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I am new to testing and am wondering how to write acceptance tests based on User stories, and what tools I can use?

Can I use excel to write acceptance tests? Or is that only for test cases?

  • your nick says you are coder. Are you? What is your preferred programming language? – Peter M. May 15 '17 at 15:36
  • Are you interested in manual or automated tests? – Peter M. May 15 '17 at 15:37
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the answer to your first question is YES. You can definitely use Excel for creating acceptance tests. There are different types of acceptance testing:

  1. User Acceptance test
  2. Operational Acceptance test
  3. Contract Acceptance testing
  4. Compliance acceptance testing

So, I am assuming that you are planning to create acceptance tests for User Acceptance testing.

To keep things simple, I would suggest you to write end to end positive scenarios as part of acceptance test cases. These cases should be good enough to assure the users that the expected functionalities are working fine. You can also use a subset of your functional test cases.

So, the characteristics of acceptance test cases are as follow:

  1. Acceptance test cases are high level (not as detailed as system test cases).
  2. You can ignore negative test cases
  3. But should must include positive scenarios covering end to end flow of the application.
  4. The test cases should be written in a way so that they help the user to evaluate overall quality of the implementation so that the user can accept or reject the product. And while writing acceptance test cases, you should more focus on functional coverage and should think beyond user story level.

Let me know if you have any further questions.

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You should choose a tool and format that is acceptable to the people interested in the acceptance scenarios; probably, we are talking about the testers, developers and the client (the one who says 'Ok, good to go').

Some methodologies don't differentiate stories and acceptance tests, what is to be built is describe as testable scenarios; that's called Behaviour-Driven Development. Maybe using this approach can remove over-head of keeping stories and acceptance tests in sync, but this need to be introduced by the whole team.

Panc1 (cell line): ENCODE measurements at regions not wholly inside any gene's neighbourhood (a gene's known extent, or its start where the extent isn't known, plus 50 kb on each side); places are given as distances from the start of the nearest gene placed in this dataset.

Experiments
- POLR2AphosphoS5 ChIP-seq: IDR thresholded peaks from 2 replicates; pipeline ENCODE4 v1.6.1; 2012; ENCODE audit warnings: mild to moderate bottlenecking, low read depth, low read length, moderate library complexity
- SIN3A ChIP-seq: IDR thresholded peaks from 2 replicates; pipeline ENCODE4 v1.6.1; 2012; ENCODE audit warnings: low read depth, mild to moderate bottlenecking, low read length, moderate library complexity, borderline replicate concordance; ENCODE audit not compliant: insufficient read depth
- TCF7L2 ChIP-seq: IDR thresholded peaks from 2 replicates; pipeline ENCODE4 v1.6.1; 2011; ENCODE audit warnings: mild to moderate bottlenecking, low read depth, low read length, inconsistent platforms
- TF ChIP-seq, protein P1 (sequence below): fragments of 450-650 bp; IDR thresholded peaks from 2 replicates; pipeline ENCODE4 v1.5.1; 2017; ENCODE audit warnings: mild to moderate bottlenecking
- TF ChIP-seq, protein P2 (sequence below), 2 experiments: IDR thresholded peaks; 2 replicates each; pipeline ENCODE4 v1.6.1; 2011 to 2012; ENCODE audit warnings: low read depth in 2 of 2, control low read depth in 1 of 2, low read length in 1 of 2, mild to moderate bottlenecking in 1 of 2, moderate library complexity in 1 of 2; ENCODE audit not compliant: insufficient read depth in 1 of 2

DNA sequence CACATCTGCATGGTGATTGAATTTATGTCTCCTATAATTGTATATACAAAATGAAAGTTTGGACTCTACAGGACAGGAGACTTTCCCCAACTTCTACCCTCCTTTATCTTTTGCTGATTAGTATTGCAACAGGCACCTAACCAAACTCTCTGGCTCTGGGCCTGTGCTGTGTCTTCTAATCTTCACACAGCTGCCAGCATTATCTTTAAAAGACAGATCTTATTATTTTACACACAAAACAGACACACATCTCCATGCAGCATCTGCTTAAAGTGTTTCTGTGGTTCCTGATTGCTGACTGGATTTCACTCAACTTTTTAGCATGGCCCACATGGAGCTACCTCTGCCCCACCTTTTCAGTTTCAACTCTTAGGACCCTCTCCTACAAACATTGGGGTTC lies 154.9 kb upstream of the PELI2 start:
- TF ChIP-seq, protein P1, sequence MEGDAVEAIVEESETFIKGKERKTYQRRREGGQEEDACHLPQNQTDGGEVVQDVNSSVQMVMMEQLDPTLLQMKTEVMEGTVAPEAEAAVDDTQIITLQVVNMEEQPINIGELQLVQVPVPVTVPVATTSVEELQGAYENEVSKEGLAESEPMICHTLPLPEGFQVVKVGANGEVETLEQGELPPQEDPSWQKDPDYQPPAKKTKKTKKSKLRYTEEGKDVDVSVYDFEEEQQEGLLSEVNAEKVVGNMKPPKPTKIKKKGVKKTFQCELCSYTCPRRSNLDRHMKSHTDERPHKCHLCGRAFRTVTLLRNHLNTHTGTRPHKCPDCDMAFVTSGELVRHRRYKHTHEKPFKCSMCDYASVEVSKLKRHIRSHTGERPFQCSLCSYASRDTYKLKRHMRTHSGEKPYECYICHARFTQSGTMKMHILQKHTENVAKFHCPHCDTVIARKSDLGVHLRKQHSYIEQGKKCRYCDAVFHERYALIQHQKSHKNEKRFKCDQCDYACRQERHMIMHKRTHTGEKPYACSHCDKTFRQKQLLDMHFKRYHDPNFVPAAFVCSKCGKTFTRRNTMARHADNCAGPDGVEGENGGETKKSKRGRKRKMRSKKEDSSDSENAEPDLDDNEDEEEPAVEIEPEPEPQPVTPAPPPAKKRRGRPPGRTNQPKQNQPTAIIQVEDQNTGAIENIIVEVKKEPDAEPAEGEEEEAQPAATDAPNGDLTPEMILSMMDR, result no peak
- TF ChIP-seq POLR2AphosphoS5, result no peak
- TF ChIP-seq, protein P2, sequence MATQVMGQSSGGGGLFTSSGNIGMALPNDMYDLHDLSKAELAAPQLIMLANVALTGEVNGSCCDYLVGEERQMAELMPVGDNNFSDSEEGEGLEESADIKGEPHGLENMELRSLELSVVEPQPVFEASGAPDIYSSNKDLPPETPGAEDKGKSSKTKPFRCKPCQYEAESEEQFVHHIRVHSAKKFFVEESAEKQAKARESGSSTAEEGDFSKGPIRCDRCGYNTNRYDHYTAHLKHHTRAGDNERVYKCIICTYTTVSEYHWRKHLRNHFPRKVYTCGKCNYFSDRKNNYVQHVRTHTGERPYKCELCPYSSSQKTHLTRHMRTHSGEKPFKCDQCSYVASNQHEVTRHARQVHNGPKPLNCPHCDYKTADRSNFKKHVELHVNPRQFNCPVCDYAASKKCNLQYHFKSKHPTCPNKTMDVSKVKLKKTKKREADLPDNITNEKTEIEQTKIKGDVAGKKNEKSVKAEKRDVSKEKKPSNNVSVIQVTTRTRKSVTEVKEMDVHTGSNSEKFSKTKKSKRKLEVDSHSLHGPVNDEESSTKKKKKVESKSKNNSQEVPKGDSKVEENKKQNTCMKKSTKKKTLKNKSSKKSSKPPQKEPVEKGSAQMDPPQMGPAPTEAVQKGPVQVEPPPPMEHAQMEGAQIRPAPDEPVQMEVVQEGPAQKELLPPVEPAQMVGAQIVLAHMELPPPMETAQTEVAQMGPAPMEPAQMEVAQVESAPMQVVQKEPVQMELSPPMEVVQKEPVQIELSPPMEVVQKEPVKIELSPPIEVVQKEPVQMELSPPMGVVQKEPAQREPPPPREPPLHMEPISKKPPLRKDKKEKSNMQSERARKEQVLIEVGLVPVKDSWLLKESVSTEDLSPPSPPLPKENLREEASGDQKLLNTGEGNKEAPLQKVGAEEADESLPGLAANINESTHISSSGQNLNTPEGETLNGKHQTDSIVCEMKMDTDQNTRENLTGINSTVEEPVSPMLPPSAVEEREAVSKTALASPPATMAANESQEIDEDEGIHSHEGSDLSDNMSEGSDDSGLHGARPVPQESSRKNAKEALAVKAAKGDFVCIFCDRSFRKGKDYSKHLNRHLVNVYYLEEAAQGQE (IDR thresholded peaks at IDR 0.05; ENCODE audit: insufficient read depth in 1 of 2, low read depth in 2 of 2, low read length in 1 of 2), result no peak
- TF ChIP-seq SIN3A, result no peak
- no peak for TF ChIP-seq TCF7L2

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You can use whatever tool you want. Excel, Word, NotePad, Confluence, etc.

The important thing is that the tests themselves are easy to understand, easy to maintain, reflect domain knowledge and are logical to execute. Frequently the driving factor on which tool will be the existing company tools in use.

For automated tests, Cucumber and Capybara are two examples of tools used for the UI feature testing that is often used for more technically based acceptance tests.

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I'm a bit of a purist when it comes to User Stories and User Tests, or User Acceptance Tests. I feel they should be written by the user to demonstrate to the user the correctness or data and operation of their system.

To be fair, there will be some internal IT tests that come off technical IT tasks that you are implementing as part of your product backlog.

For each User Story, there could be a number of acceptance tests, which will need to be satisfied, but these tests could cover a number of User Stories.

It is dependent upon a few things that will enable you to choose the correct tool for testing.

  • the number of tests
  • the style of tests (database testing or user interface testing)
  • the depth of testing
  • the amount of repetition of your testing
  • are you going to re-use your tests as regression tests?

As far as tool suggestions, I think you need to understand the answers to these questions and then perhaps ask a further focussed question of this forum.

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Probably you can, you can use Excel for anything it seems. Should you? Probably not.

Keep the acceptance criteria close the user story itself, not in a separate system. We document them the description of the user story. Others keep them on the physical Scrum-Board on post-its. Keep the process simple and effective.

Keep the Agile manfesto in mind:

Individuals and interactions over processes and tools

Working software over comprehensive documentation

Wondering about Excel and documenting these acceptance criteria sounds like tools and documentation. What does your cycle need? Can you keep it simpler? Discuss with your team what you need to create working software.

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